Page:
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Ódrjúgshálsar og sæbrautir: um samgöngur og völd við Breiðafjörð á fyrri tíð.

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Í greininni er sýnt fram á að byggðir við Breiðafjörð hafi myndað landræna heild vegna samgangna á sjó og að íbúar svæðisins hafi einnig myndað eins konar félagslega heild, samfélag fólks sem átti náin samskipti og fann til samstöðu vegna þeirra. Þá er rætt um atriði sem benda til þess að við Breiðafjörð hafi um og upp úr 1200 verið að rísa pólitísk eining, héraðsríki, undir forystu eins goða og hefði getað orðið varanleg stjórnsýsluleg eining, ef þróunin hefði orðið svipuð því sem varð annars staðar þar sem goðorð voru sameinuð og héraðsríki mynduðust og síðar sýslur. Spurt er hvað olli einkum að stefndi í þessa átt við Breiðafjörð. Goðorð voru þá sameinuð við fjörðinn, sem annars staðar, en ekki varð til varanlegt héraðsríki sem síðan yrði ein sýsla, eins og t.d. Rangárþing undir stjórn Oddaverja, sem síðar varð Rangárvallasýsla. Vikið er að hugsanlegum skýringum þessa.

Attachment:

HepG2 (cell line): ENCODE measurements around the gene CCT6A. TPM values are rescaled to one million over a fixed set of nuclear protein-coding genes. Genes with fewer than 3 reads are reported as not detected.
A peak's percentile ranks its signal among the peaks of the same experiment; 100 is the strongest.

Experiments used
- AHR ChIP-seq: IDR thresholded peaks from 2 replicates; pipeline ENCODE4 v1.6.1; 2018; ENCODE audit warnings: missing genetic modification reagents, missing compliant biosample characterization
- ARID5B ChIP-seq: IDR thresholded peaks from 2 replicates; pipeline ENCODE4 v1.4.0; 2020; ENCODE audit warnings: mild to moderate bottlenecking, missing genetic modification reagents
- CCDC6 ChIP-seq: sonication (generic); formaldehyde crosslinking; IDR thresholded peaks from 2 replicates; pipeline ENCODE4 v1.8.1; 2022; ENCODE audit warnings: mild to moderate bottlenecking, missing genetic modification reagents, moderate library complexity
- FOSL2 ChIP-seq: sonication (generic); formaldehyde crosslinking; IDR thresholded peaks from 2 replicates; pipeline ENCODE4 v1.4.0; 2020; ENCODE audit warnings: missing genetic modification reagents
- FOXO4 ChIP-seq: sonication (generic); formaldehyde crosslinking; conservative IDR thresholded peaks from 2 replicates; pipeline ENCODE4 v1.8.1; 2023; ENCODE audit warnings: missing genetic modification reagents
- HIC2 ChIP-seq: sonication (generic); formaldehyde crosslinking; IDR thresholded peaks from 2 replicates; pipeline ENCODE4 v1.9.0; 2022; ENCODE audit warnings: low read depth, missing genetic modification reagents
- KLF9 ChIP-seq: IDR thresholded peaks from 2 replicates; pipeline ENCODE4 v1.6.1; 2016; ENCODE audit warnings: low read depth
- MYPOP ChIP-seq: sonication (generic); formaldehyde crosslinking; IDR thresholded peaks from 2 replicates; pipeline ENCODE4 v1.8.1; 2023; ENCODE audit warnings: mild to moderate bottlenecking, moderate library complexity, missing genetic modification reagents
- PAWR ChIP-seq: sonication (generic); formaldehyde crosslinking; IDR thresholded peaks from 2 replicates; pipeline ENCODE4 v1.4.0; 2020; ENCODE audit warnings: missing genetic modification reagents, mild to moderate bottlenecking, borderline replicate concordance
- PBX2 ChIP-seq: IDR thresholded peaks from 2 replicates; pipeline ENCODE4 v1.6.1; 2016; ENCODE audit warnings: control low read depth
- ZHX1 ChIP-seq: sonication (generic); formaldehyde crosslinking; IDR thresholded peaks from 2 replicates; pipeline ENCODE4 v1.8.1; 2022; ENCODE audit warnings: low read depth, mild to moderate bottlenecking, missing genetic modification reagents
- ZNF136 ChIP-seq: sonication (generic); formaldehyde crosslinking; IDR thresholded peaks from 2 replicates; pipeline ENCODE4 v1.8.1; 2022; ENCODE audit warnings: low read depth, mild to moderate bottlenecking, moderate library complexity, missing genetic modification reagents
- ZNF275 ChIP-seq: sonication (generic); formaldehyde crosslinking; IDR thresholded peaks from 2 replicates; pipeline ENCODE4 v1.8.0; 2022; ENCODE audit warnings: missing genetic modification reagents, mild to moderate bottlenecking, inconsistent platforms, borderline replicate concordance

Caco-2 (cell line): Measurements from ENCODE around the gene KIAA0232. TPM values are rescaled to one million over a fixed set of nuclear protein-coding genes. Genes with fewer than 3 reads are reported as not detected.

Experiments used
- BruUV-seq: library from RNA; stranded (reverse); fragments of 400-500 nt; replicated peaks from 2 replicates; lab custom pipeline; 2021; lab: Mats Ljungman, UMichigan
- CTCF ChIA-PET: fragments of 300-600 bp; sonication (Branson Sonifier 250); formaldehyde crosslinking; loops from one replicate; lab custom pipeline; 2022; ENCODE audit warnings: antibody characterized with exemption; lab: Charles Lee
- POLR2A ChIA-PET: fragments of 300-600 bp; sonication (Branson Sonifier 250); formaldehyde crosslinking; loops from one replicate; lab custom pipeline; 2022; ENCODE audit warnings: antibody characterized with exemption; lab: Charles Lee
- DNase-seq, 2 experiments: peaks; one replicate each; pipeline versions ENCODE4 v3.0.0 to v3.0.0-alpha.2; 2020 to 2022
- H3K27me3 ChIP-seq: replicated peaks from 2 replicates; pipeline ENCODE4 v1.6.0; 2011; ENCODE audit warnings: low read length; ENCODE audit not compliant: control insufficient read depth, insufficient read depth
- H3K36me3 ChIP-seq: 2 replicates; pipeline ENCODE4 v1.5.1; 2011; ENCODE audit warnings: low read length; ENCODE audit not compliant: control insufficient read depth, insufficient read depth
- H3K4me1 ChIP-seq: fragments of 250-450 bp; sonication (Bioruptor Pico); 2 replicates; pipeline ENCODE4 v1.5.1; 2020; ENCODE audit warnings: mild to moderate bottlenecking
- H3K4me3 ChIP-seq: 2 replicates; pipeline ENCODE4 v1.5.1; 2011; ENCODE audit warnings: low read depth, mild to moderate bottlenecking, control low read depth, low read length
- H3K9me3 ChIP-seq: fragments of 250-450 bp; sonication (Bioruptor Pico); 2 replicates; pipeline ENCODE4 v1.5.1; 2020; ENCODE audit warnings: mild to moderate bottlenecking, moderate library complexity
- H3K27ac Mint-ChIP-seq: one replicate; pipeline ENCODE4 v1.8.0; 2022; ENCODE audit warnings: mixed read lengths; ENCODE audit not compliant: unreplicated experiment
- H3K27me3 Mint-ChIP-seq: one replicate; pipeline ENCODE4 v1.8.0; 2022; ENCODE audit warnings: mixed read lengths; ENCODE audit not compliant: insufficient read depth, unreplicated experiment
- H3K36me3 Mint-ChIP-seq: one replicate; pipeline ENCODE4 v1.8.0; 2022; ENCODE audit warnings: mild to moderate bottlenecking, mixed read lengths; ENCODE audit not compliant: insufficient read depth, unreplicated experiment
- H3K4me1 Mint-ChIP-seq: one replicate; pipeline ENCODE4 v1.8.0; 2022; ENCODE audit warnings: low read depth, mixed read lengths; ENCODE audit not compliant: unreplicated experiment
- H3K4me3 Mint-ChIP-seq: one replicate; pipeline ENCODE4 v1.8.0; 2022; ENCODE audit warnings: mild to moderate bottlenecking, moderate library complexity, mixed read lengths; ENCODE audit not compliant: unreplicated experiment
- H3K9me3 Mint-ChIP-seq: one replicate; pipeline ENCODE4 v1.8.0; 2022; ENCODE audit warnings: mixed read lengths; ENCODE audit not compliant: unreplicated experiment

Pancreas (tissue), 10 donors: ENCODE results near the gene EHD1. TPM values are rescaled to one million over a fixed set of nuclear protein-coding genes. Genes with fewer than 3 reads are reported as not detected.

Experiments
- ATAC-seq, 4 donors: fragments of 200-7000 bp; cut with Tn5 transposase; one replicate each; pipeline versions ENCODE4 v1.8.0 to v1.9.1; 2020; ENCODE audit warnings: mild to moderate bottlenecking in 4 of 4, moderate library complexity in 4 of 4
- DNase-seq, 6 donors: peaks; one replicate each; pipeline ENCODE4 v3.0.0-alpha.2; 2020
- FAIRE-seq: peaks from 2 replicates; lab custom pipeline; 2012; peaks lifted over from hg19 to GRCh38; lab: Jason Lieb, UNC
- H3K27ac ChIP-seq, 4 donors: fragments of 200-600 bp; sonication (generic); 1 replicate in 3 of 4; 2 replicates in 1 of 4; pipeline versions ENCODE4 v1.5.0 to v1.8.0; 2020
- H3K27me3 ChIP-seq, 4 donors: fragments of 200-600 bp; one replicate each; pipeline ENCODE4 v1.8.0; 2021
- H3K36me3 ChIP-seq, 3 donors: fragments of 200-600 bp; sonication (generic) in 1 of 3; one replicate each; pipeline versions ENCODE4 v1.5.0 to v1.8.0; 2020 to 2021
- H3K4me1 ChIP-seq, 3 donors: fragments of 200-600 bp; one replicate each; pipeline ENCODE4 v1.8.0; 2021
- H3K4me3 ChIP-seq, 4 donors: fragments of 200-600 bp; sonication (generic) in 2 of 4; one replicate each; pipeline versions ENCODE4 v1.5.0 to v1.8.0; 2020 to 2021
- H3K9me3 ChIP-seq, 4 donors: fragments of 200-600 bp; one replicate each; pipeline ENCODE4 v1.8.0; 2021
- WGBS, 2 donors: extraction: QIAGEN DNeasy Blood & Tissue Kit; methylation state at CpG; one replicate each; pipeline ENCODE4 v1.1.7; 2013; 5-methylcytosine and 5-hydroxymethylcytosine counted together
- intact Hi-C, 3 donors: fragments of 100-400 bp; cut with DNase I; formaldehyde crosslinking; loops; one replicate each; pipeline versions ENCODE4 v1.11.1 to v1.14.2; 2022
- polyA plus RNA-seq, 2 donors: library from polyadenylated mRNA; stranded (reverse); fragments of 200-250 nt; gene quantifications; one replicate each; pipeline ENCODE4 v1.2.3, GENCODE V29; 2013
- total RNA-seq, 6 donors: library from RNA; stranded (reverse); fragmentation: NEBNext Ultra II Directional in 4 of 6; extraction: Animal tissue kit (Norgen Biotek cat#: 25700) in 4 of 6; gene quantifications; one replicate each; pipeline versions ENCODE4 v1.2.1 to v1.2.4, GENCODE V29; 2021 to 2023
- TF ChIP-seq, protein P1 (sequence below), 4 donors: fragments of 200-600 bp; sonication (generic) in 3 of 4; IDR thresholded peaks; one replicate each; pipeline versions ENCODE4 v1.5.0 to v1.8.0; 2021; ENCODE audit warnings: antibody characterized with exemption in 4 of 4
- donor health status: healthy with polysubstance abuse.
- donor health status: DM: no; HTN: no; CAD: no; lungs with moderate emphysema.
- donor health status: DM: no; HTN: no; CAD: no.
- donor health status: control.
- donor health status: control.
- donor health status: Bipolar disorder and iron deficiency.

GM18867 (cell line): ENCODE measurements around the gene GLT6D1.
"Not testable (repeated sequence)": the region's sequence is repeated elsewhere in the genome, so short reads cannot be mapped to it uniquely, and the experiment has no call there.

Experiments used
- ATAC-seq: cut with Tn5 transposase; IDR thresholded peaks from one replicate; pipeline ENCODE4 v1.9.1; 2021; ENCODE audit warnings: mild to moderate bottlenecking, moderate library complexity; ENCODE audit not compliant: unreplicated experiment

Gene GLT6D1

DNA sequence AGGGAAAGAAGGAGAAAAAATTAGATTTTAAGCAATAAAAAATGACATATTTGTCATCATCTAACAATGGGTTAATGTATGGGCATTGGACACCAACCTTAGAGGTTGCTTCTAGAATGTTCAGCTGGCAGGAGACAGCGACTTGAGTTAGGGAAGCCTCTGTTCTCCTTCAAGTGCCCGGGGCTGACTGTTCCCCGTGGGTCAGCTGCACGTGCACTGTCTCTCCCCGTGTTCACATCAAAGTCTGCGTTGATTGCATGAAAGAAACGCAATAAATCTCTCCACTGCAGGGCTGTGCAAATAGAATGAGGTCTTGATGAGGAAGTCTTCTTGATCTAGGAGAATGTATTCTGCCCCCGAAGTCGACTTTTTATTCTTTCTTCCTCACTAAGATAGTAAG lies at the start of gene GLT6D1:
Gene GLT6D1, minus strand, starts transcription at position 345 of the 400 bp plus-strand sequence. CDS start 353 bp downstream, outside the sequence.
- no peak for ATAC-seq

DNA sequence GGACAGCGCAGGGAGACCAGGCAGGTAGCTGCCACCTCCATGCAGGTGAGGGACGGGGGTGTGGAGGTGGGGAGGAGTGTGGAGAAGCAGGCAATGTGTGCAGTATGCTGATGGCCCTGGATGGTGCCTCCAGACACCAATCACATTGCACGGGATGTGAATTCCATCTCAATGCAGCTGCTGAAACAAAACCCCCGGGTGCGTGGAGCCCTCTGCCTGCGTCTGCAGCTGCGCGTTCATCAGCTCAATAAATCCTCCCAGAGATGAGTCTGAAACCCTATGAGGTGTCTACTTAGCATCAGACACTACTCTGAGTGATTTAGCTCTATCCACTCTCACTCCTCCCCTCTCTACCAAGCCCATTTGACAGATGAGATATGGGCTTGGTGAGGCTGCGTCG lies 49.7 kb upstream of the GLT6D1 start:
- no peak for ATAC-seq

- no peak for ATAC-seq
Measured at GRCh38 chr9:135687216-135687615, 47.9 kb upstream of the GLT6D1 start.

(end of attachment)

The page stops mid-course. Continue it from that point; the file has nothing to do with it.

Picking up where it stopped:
HISTORICAL POWER STRUCTURES, TRANSPORTATION AND COMMUNICATION AROUND BREIÐAFJÖRÐUR BAY This article shows how transportation by sea enabled Breiðafjörður to connect into a geographical unit during Iceland’s Commonwealth Era, and thus how residents of this region were joined to form a separate social entity by 1130. Sources indicate that a political entity emerged here around or after 1200, i.e. a proto-state led by the chieftain Þórður Sturluson (died 1237). This entity would have been able to achieve administrative permanence if the region had continued to develop as elsewhere in Iceland, where areas ruled by more than one chieftain were consolidated to form single proto-states and later counties. Two questions are addressed: what brought about the same initial trend around Breiðafjörður, and why did this not also result in a single county? Throughout most of this region, Þórður Sturluson wielded some power and influence, basing them above all on boats and sea traffic, since he probably found it important to have the support of major farmers who in times of trouble would be able to provide and man large boats. In the more easterly parts of the north coast, his struggle for authority led to serious clashes with other chieftains. Although the land routes there were far from easy, the combination of boats and horses improved the prospects. One must keep in mind that the mainland was important to those farming in the tiny Vestureyjar islands, and vice versa. The key mainland locations of Gufudalur and Staður were linked to the main coastal trail via boat and horse, and the site of the þing, or local assembly, by Þorskafjörður fjord was situated nearby. Thus this area was by no means isolated from the beaten path. However, Þórður Sturluson’s proto-state was subject to a variety of threats and finally disintegrated. Here, comparisons are drawn between him and some of the more powerful Breiðafjörður chieftains of the 15th and 17th centuries, who probably also derived a great deal of their power from boats. Those who came from rich ancestors, owned extensive land around the bay, controlled good boats, had strong ambitions and maintained a prominent social position were likely to take a regional lead. While the ruling monarchy could have appointed a single county magistrate for the entire bay and its surroundings, this was never done. The main hindrances were probably long-standing fragmentation related to geographical conditions and traditional arrangements, together with political discord which hindered formal unification and instead preferred to keep power divided between three or more county magistrates.